So goes the song by the Archie's, and so goes my response to waking up with fresh baked, sugar laced raspberry muffins awaiting me in the kitchen this morning. After over 6 months with no granulated sugar, last week I bought Nancy a mondo bag of sweetness from Amalgamated Sugar/White Satin in Boise, Idaho, available at URM.
When we started our year, we swelled with the excitement of finding out about a beet root sugar processor in Moses Lake, only to have our hopes dashed when we learned it went out of business a couple of years ago. I knew about the Boise sugar processor, and I knew that there were likely Eastern Washington sugar beets finding their way into their sugar, but in general we have considered Boise outside our geographic area. So we decided we'd get by with Honey and Thai Palm sugar, which we have enjoyed and will continue to use, especially the honey.
(Go here for the crop profile of sugar beets in Washington State. In 2000 Eastern Washington produced 21,000 acres of beets. What little I learned about the sugar beet industry raised a lot of concerns about traces of chemicals finding their way into the sugar, but that's for another post.)
For Nancy's birthday I decided to surprise her and get a bag of sugar. After all that she has put up with this year as the primary baker/chef in the house, I figured she deserved some momentary sanity in meal planning and preparation. I was thinking a one pound pick me up would do, and for this purchase I wasn't too concerned about where it came from. This was an "off the grid" transaction. But as I rounded the corner of the aisle at URM, I was shocked to find a 50lb bag of sugar crystals with the bold letters, BOISE, IDAHO emblazoned on the side. What happened next is a bit fuzzy for me. There was a flurry of inner negotiations that I think blew some circuitry. It could be the onset of a new form of diabetic coma, induced by being in the presence of large quanitities of sugar, after not consuming it for long periods. To the best of my recollection I grabbed/hugged the pillowy bag of baker's special and slinked back to the car, looking left and right, like I'd just pulled off a drug deal. Really, all I remember is finding myself driving home with a 50 pound bag of sucrose in the passenger seat, wondering if Nancy had been turned into a pillar of sugar.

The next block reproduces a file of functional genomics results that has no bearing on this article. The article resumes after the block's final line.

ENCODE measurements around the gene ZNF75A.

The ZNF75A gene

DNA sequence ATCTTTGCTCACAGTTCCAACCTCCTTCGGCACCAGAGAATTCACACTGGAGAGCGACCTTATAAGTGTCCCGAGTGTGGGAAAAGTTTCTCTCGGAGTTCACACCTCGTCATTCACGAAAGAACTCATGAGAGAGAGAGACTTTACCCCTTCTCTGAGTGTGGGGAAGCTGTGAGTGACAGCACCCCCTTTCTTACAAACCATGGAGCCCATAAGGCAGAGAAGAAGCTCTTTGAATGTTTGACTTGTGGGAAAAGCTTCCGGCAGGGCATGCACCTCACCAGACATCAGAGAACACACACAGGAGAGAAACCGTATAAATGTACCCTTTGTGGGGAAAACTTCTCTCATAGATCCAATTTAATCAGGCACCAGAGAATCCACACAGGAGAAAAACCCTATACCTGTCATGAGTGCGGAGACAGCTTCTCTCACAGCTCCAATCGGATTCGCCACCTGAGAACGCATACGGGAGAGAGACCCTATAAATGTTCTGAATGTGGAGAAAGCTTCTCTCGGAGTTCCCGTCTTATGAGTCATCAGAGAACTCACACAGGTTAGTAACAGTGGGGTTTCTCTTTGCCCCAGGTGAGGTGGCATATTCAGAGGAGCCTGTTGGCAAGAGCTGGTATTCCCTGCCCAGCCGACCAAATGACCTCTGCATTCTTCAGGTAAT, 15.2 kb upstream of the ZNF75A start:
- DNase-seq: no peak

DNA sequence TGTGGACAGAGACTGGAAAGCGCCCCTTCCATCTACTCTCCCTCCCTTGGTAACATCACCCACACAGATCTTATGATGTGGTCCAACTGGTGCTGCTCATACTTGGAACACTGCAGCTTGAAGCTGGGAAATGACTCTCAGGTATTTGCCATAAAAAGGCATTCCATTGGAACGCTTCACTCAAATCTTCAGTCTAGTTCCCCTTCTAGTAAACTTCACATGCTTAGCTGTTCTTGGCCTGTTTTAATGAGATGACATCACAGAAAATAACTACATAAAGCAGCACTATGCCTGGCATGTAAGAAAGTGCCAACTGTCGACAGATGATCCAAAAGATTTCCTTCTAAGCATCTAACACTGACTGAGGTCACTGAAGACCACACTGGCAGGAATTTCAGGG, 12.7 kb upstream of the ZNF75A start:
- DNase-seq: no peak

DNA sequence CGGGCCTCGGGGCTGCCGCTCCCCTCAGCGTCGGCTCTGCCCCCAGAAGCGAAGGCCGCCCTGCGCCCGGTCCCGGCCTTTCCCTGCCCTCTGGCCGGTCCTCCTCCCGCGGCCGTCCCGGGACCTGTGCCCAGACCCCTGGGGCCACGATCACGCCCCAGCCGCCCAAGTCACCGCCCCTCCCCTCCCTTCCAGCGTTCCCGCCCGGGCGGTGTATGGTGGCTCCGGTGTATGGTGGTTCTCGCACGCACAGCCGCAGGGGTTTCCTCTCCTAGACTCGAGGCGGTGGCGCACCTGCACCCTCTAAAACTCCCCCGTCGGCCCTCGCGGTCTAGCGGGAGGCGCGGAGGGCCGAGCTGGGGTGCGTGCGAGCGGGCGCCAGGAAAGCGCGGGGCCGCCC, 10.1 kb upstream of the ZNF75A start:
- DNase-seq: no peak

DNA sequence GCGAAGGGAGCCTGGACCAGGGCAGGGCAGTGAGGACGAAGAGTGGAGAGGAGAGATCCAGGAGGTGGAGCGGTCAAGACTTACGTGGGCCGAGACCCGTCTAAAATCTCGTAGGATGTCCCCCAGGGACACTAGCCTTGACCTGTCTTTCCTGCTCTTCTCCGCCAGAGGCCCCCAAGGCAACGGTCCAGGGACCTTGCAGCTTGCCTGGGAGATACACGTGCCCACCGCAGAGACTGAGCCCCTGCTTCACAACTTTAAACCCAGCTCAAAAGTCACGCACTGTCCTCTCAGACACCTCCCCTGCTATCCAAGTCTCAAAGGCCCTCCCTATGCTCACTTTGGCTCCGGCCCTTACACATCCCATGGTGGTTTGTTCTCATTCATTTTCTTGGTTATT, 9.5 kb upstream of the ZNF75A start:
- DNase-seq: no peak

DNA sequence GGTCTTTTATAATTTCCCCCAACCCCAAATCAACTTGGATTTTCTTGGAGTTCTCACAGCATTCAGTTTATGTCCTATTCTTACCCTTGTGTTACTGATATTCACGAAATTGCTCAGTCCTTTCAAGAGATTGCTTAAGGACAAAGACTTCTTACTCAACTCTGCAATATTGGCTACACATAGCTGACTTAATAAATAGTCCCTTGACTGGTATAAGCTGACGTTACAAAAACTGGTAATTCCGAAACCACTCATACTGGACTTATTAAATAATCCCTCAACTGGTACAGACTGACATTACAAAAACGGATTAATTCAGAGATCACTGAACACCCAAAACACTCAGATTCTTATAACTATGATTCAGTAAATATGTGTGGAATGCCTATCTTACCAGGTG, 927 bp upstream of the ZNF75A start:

The challenge now is figuring out what to do with 50 pounds of sugar. Anyone need a little baggy or two. I'm dealin.
In other news the Greenbluff growers site has linked to yearofpleny's posts on food preservation. The pressures on. I've got to get the rest of my posts up on pressure canning, pickling, drying, and jams.